Tell us a little about your current work-in-progress.

I’m only a few days away from completing the final edits and revisions to another full-length Sam Jenkins mystery called PIGEON RIVER BLUES. I hope the book jacket summary adequately tells the story:

Winter in the Smokies can be a tranquil time of year—unless Sam Jenkins sticks his thumb into the sweet potato pie.

The retired New York detective turned Tennessee police chief is minding his own business one quiet day in February when Mayor Ronnie Shields asks him to act as a bodyguard for a famous country and western star.

C.J. Profitt’s return to her hometown of Prospect receives lots of publicity . . . and threats from a rightwing group calling themselves The Coalition for American Family Values.

The beautiful, publicity seeking Ms. Proffit never fails to capitalize on her abrasive personality by flaunting her alternative lifestyle—a way of living the Coalition hates.

Reluctantly, Jenkins accepts the assignment of keeping C.J. safe while she performs at a charity benefit. But Sam’s job becomes more difficult when the object of his protection refuses to cooperate.  

During this misadventure, Sam hires a down-on-his-luck ex-New York detective and finds himself thrown back in time, meeting old Army acquaintances who factor into a complicated plot of attempted murder, the destruction of a Dollywood music hall, and other general insurrection on the “peaceful side of the Smokies.”

Writing/publication process

What process did you adopt from inception through to the finished book?

For a guy who has worked in military and para-military occupations for much of his life, I’m really a rather disorganized writer. I write when the other necessities of life aren’t getting in the way—unless I feel a great infusion of ideas I think will make for good reading. Then I find time to get my thoughts down in print. At my age, those good ideas could be forgotten all too soon.

What do you need (or not need) around you whilst writing?

Quiet is best. I can’t write while listening to music. I may want to sing along. All my stories begin life handwritten on a lined pad with me usually sitting in a wingback chair in the living room. Depending on the time of day, a drink on the lamp table is always welcome.

I don’t outline—that’s too much like work. When I get an idea, I just go with it and after my thoughts are on paper, I go back and spruce up any shortcoming or add the necessities like descriptions or other “fleshy” items.

How easy did you find it getting a publisher?

For this I’ll go back to my first book, A NEW PROSPECT. Like many writers new to the publishing industry, I harboured the misconception that you just hire a literary agent like you choose a plumber. So, I enlisted professional help constructing a good query letter and began sending it out in batches of a dozen at a time. After many rejections, I began to wonder if my deodorant had failed. After I gave up on agents, I wrote to any publisher who would accept submissions directly from an author and I jumped on the first reasonable contract offered. I began writing A NEW PROSPECT during the summer of 2006 and saw it published in January 2011.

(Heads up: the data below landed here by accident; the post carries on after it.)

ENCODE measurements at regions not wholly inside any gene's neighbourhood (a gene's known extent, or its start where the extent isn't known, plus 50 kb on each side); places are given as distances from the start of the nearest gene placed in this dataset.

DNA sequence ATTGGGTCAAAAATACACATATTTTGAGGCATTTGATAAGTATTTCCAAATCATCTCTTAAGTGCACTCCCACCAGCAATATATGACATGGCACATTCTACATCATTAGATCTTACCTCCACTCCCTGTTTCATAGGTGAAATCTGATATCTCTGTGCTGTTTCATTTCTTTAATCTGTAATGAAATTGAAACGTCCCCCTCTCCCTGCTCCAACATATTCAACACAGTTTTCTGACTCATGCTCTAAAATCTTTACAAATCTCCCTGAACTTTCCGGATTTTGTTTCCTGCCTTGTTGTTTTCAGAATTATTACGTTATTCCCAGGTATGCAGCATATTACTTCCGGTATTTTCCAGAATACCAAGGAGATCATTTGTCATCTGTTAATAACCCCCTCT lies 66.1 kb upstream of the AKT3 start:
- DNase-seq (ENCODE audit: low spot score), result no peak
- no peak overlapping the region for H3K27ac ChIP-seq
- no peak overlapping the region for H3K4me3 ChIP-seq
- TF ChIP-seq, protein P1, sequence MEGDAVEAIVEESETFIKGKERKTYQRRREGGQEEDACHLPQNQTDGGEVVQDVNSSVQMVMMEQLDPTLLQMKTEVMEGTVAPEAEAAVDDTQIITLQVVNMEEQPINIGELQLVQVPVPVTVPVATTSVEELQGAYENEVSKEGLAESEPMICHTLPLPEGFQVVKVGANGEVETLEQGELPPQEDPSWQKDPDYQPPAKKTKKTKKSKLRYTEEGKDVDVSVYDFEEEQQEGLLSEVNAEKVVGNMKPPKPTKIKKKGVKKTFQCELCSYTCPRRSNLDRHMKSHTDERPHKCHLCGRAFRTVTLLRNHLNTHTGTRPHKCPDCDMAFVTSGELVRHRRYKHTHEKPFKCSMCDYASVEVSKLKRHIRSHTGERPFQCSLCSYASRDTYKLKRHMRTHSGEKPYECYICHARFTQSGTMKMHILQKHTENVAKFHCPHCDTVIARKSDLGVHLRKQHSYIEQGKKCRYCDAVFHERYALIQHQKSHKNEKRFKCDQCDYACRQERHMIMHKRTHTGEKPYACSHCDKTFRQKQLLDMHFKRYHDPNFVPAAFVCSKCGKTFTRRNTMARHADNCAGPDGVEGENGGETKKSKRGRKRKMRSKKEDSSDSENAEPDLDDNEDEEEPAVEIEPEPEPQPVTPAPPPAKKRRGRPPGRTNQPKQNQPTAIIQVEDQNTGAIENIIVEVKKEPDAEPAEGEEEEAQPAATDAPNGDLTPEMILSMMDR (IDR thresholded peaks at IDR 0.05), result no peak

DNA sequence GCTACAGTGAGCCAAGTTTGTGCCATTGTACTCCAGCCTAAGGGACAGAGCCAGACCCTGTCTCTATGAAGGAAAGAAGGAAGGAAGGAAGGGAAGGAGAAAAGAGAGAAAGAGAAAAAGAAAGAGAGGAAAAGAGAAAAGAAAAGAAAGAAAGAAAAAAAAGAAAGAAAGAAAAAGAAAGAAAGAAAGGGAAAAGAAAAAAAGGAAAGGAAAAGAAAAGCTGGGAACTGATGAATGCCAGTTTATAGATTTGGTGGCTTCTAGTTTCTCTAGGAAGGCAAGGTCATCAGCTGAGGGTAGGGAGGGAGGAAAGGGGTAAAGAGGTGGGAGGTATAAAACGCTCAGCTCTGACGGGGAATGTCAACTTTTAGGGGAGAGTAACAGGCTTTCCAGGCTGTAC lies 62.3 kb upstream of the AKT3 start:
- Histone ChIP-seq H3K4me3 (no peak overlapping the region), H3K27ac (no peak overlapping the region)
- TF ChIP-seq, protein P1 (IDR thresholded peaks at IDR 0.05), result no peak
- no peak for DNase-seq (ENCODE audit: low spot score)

In 2011, I’d been posting chapters of a novelette called THE GREAT SMOKY MOUNTAIN BANK JOB (something destined for a company that produces audio books and simultaneously publishes them as eBooks) on an on-line writer’s workshop monitored by a different publisher who became interested in my story. He wrote and asked if I’d like to see this and other stories in print. We opened a dialogue and he offered to publish two collections of five novelettes each.

I wasn’t happy with the editing at the publisher who handled A NEW PROSPECT, so I asked if my new publisher would be interested in reading a completed manuscript for my second novel, A LEPRECHAUN’S LAMENT. He read it, liked it, and sent me a third contract. After that, came HEROES & LOVERS.

What were the three biggest challenges you faced when writing your book?

1) The transition from writing police reports to police fiction was difficult.    I had to learn that every minute detail, things necessary in a good prosecution worksheet, wasn’t necessary in a good story. I had to adopt the arrive late, leave early style and let some things develop in the reader’s imagination. It took a while, but I think I’m getting the hang of being a minimalist.

2) Most of my working life was full of tension and conflict. I AM NOT A FAN. To me, the best example of a police procedural would be watching a detective go from point A to Z flawlessly—a piece of professional artwork. But few readers think my way. They like tension and conflict. They want to grit their teeth while the hero is making a big mistake. So, while I’m fictionalizing and embellishing my real life memories, I may have to add some tension or conflict where they didn’t actually exist to create better popular fiction.

3) Reading my handwriting when taking my finished manuscript from pad to Word document.

Every author seems to suffer with writer’s block at some point. How do you overcome it?

I usually open a bottle of wine, get two glasses, and ask my wife for an idea. She’s pretty good at stimulating my brain.

What single piece of advice would you give to any aspiring writer?

If you truly believe in your book and can objectively say it’s a superior piece of work that should be in print, NEVER GIVE UP. There is either a publisher out there who will recognize that or you should pursue the self-publishing route and be proud of your achievement.


What genre does your book fall into?

A police mystery with a pinch of thriller.

How did you get interested in this specific genre?

I’m cashing in on the old author’s maxim of write what you know. I know criminal investigation and after twenty years in Tennessee, I’m very familiar with the Great Smoky Mountains.